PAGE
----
Friday marks International Women’s Day. This year’s theme is “Balance for Better,” a commitment to build a more gender-balanced world.
Sadly, though, for women across the globe and here at home, balance takes a back seat to the most basic of needs. That’s because far too many individuals don’t have the means to afford period supplies, especially here in the St. Louis region.
According to a study by St. Louis University, nearly two-thirds of low-income women in St. Louis could not afford menstrual hygiene products over the course of the last year. The study also found that of those women, 21 percent lacked period supplies on a monthly basis and 46 percent struggled to afford both menstrual hygiene products and food.
Think about that for a minute.
Access to period supplies “is not a luxury; it’s a need. It affects a woman’s sense of self, her sense of dignity and her ability to participate in life,” said Anne Sebert Kuhlmann, an associate professor in the College for Public Health and Social Justice at St. Louis University, who oversaw the study.
Period poverty, the lack of access to an adequate supply of menstrual products like pads or tampons, is an indignity experienced by thousands of individuals in our region on a regular basis. Whether anticipating their first period or anxiously awaiting the onset of menopause, more than one in 10 low-income women in St. Louis report facing this problem every single month.
In the absence of the period supplies they need, many are forced to resort to alternatives such as socks, rags or even the diapers they need for their children.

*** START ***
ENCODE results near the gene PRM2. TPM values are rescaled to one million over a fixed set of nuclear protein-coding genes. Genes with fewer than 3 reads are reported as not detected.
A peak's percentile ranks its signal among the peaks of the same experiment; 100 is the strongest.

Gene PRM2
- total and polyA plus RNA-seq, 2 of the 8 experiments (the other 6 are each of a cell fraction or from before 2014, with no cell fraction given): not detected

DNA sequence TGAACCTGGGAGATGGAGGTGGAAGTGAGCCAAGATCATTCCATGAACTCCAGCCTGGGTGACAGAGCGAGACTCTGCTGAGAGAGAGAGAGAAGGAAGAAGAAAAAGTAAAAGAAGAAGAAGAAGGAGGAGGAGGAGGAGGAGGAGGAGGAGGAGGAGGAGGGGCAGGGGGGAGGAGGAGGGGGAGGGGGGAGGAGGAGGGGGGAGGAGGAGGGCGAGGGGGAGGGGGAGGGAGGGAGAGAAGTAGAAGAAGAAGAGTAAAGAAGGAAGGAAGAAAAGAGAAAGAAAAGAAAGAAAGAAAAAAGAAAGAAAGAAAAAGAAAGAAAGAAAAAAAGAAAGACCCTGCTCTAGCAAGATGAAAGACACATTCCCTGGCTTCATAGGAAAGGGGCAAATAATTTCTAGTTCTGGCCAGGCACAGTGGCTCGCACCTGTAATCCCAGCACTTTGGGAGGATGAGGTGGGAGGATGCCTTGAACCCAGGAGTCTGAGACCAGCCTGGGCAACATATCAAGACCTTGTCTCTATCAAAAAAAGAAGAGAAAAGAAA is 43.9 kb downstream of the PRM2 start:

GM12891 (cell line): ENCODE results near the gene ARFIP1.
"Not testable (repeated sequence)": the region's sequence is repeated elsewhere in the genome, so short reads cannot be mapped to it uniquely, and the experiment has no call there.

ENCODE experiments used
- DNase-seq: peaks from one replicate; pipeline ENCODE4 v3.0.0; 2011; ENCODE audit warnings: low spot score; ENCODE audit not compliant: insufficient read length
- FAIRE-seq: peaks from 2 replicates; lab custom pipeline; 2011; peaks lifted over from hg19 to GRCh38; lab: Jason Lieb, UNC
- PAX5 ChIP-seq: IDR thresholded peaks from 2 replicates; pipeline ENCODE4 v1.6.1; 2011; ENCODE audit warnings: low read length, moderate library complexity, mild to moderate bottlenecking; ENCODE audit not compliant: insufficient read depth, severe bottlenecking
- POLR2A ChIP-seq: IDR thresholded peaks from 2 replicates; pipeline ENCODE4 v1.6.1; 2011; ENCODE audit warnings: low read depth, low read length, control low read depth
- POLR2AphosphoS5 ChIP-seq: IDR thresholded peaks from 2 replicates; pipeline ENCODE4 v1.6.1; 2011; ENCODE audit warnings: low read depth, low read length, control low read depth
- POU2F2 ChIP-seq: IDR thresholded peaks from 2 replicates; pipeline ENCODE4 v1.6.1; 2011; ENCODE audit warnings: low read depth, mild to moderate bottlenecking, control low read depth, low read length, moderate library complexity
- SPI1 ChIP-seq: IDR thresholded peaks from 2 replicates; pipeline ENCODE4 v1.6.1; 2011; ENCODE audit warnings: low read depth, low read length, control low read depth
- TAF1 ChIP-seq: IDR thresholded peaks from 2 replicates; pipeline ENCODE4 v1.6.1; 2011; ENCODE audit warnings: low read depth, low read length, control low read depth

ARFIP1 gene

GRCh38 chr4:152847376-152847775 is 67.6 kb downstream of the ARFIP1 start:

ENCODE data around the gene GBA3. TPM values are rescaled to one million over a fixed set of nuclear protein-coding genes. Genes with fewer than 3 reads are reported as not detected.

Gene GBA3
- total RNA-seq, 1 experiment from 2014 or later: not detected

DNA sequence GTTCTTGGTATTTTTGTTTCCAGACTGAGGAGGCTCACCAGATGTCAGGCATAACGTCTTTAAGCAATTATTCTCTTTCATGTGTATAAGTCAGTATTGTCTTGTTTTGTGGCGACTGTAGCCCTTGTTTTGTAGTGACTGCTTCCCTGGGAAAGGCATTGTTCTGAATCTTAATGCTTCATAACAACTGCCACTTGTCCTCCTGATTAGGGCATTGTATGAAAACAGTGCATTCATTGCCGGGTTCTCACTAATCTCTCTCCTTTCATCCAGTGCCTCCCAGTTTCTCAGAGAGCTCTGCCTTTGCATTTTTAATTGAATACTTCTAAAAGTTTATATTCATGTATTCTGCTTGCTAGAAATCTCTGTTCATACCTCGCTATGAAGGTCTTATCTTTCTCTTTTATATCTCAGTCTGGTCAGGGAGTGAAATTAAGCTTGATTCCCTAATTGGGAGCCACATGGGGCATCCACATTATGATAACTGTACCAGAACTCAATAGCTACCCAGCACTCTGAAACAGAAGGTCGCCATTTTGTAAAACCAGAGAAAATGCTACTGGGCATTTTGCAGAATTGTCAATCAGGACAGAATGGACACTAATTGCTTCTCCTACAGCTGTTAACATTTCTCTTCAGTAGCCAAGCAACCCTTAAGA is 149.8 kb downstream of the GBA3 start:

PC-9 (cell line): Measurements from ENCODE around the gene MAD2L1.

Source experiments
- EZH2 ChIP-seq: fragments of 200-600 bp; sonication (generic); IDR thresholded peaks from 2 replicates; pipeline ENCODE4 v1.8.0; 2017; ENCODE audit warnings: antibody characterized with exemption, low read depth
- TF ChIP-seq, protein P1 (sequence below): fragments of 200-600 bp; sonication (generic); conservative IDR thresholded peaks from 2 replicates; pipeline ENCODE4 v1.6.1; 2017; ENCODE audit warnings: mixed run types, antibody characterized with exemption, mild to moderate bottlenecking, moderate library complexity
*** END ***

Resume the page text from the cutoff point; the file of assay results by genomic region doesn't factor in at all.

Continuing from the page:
The SLU study found that lack of access to menstrual hygiene products meant that 36 percent of women over 18 who reported being employed part or full time had missed one or more days of work per month due to their periods. For those under 18, period poverty likely means missed school days. People with periods are effectively being shut out of opportunity simply because they cannot access the most basic of supplies.
The women surveyed by SLU reported that a key challenge in accessing period products stems from the products’ high cost and their inability to apply government benefits toward their purchase. Funds from Women, Infants and Children Program (WIC) or Supplemental Nutrition Assistance Program (SNAP, also referred to as food stamps) can’t be used to buy period products. In Missouri and other states, the supplies are taxed in the same tax bracket as nonessential items, even though the supplies are necessities for anyone with a period, adding quickly to the “economic cost of being a woman.”
This is not healthy, it is not equitable and it is simply not right.
That’s the problem that we’re aiming to solve. We recently launched the St. Louis Alliance for Period Supplies, an initiative of the St. Louis Diaper Bank.
The St. Louis Alliance for Period Supplies has four main goals:
• Raise awareness of the thousands of individuals living in poverty in our region who miss out on daily life because they lack access to period supplies.
• Support the development and expansion of a regional period supply initiative capable of providing a reliable supply of period products to individuals in need.
• Distribute period supplies to individuals through a network of community partners.
• Advocate for legislative changes to make period supplies more accessible and affordable, regardless of income.
These four focus areas work in tandem to end period poverty.
As we celebrate International Women’s Day and its call for gender balance, all of us need to recognize that this goal can never truly be met if over half our people do not have access to the most basic of needs.
Jessica Adams is founder and executive director of the St. Louis Alliance for Period Supplies. For more information about the St. Louis Alliance for Period Supplies, visit https://www.stlaps.org